How to choose your UX fights

Or — How designing for a client is like arguing with your romantic partner

Every designer is told somewhere along her/his career “Don’t fall in love with your work”.

“Don’t fall in love with your work”
Someone, sometime

I was told not to fall in love with my work, understood why, and let this sentence just pass me by. It wasn’t until I got really frustrated and upset (even after work) that I understood that I REALLY shouldn’t fall in love with my work. Or, as Elsa said in Disney’s “Frozen”: “Let it go”.

Working with external factors, such as other designers, developers or stakeholders, means you’ll face other opinions, judging your own work. Your precious and amazing work, which you’ve worked on for days in a sealed office, bashed your head against the wall, drank too many cups of coffee, sharpened your pencil a 4-digit amount of times and spent hours on your computer making it a living mockup.

After all this tough process, your precious work has to be developed by developers, for example. Those developers don’t know how hard you worked on that mockup, don’t understand the reason for every pixel you’ve beautifully crafted. For example, a certain beautiful design might not work with the product’s JS libraries, and then your whole work will go to waste, and your heart will break. And why is this happening? Because the only person knows what’s going on in your brain is you.

What to do

In design, as in romantic relationships, the keys for success are communication and compromising. We can break these keys to three major tips:

Explain why are you doing what you’re doing

Ever said “How can’t {someone} see how important {something} is for me?!”, without even once trying to explain why this {something} is important to you? We tend to think people, and mostly those who care about us, will just know what’s important to us and why, and we tend to forget that they have so much other stuff going around their mind, that they can’t just know what’s going in our mind. Explaining your design work is also important for selling your design. By telling why you designed something in a certain way, you can upgrade your design from “nice” to “wow that’s really what I needed”.

For example, an issue I faced a couple of times is the struggle between screen space and functionality, when the client wants to save the most of the screen, in order to put every component on the screen, while I insist on using more screen space in order to make the interaction clearer or make the screen structurally right. This was the opportunity (and even my duty) to explain exactly why my opinion is right and what benefit it has (satisfied users, more accessible interface, etc.).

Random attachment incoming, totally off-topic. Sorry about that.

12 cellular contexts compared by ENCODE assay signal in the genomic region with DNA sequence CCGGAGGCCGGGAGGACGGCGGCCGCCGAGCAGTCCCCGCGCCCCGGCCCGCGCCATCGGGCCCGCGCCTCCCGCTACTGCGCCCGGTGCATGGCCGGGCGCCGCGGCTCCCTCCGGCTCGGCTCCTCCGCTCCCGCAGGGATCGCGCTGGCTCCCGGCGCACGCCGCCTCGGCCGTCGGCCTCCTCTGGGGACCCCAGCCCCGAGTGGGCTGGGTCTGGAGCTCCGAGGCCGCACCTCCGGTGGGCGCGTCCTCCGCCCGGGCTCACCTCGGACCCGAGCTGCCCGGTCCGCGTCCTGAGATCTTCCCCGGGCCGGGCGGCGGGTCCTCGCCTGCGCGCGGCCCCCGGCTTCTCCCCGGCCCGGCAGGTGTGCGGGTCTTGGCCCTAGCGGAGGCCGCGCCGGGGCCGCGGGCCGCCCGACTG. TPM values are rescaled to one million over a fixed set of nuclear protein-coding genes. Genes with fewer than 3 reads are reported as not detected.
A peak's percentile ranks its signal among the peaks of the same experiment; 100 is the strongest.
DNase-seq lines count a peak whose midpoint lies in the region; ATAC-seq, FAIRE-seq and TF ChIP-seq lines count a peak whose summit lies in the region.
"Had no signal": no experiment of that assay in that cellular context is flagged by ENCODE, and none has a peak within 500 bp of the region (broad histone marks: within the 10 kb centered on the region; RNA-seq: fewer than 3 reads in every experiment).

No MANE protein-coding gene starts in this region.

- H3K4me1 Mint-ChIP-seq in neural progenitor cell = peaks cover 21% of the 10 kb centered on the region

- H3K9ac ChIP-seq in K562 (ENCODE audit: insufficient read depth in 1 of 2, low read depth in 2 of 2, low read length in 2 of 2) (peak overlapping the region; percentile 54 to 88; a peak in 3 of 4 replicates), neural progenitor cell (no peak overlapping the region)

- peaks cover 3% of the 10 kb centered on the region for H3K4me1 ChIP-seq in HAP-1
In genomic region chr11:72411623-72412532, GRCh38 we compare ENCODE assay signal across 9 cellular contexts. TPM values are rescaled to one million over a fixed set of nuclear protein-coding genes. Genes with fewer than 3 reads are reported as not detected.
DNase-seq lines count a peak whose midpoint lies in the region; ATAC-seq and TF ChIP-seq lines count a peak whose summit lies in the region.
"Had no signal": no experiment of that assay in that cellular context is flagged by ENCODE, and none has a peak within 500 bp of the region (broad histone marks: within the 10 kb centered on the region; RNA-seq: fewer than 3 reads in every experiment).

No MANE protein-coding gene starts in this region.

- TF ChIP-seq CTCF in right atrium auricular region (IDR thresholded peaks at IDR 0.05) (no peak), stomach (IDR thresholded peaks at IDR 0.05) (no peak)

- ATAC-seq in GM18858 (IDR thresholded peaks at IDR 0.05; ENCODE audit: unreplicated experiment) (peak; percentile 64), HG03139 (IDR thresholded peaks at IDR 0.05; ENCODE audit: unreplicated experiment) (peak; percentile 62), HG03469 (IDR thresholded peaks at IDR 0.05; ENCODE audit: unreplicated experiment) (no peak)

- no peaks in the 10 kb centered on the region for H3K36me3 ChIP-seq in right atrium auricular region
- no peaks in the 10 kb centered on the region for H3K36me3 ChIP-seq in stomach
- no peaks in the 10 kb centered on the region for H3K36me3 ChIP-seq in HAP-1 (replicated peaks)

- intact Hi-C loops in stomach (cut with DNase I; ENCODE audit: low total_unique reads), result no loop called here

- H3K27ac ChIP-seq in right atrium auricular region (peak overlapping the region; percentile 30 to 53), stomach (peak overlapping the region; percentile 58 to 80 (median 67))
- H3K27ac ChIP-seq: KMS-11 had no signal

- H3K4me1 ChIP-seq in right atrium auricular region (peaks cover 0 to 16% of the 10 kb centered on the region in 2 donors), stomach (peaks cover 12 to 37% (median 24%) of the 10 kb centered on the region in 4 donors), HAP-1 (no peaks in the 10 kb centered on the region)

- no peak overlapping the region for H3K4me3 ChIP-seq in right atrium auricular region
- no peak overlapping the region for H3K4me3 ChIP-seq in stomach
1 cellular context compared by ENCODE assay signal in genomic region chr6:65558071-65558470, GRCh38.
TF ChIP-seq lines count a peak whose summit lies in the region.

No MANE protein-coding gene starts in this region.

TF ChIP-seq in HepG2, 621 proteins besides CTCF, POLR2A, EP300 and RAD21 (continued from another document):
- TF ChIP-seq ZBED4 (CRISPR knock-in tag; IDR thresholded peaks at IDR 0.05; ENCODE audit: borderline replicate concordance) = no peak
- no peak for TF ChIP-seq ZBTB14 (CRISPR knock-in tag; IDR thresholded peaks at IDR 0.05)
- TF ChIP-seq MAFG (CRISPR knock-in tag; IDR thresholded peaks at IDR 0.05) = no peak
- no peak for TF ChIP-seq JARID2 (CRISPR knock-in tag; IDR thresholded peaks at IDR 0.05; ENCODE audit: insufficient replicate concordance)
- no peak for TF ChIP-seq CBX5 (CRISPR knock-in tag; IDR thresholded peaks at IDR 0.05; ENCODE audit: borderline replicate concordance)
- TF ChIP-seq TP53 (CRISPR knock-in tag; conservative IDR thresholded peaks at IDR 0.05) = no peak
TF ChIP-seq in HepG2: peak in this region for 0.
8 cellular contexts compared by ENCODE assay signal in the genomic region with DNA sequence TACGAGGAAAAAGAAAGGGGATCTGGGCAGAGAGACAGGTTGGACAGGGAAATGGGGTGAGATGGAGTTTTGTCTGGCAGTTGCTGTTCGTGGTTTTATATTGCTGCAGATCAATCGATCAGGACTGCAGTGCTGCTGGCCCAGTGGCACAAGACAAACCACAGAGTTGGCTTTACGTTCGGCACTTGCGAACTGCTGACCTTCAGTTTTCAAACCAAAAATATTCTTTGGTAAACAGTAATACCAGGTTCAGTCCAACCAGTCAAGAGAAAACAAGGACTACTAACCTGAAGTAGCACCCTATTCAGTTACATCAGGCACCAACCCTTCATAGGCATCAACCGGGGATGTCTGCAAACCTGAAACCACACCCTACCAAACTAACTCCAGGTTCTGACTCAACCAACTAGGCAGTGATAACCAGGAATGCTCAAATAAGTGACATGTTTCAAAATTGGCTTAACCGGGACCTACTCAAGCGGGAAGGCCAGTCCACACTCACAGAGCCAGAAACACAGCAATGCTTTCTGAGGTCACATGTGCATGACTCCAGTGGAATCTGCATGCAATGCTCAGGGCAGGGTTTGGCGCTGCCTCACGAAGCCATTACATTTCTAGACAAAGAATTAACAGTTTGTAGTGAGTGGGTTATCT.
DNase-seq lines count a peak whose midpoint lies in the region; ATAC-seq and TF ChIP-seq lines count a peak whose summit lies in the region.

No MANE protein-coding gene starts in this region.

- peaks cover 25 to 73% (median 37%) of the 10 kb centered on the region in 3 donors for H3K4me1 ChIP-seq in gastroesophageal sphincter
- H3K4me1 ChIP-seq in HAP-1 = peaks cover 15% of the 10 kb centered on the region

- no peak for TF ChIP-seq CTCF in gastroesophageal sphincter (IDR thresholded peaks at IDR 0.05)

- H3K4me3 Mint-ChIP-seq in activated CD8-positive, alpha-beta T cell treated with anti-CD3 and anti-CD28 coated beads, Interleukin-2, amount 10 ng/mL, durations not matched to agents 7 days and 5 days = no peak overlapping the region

In my opinion, the key for an effective explanation is why your solution is good, and not why it’s not bad. I know it sounds stupid at first, but when you think about it, it makes sense.

“The key for an effective explanation is why your solution is good, and not why it’s not bad”
Me, like a sentence ago.

Understand the other side’s needs and wills (also technical specs like JS libraries)

Again, as for design and romance, the other side has motives that might not be similar to yours. Hell, you might not even relate to them. When we’re talking about design — one example is that developers will most likely want to use the Javascript libraries they already use, in order to work in a more efficient way. You, as a designer, need to know these things and then make a better decision about whether or not insist on your designed component, or change it to a more compromising component (That’s also why I think designers should code).

I guess, in a romantic relationship, you won’t fight about Javascript components, but you get the hang of it.

Choose your fights

After you’ve worked so hard on understanding the person you’re arguing with, whether it’s your colleague, your client, or your date, know what’s worth fighting for. For this example, I would like to dive a little deeper into the details.

As a UX designer, I’ve found myself trying to force my design and insist on every pixel, because, as I thought then, I know best. The result was, of course, my temper got worse and my blood pressure rose, I got disappointed and felt offended, and my communication with that client / designer / developer was damaged. For my own good, I decided there are some things worth fighting for and some things aren’t. It’s still annoying and frustrating not getting your ideas heard, but some problems are solved by taking a deep breath and moving on. Don’t get me wrong, when something doesn’t seem right to me, I do say what and why I think isn’t right, but if I didn’t manage to change the other side’s mind, that’s the other side’s problem to deal with.

The change was between saying “God!#$ Why isn’t anyone listening to me?!” and saying “I’m not going to win this argument. I’m going to let this one go, take a deep breath and go drink a cup of tea. Or a cold glass of water, cause it’s the middle of freakin’ July”.

That’s the old angry me

Those tips can’t be prioritized. They are all working together and making a whole package of good communication. Whether it’s your client, colleague or partner. Just let them know your motives, make sure you know theirs and choose your fights accordingly.

And breathe. Don’t forget to breathe.

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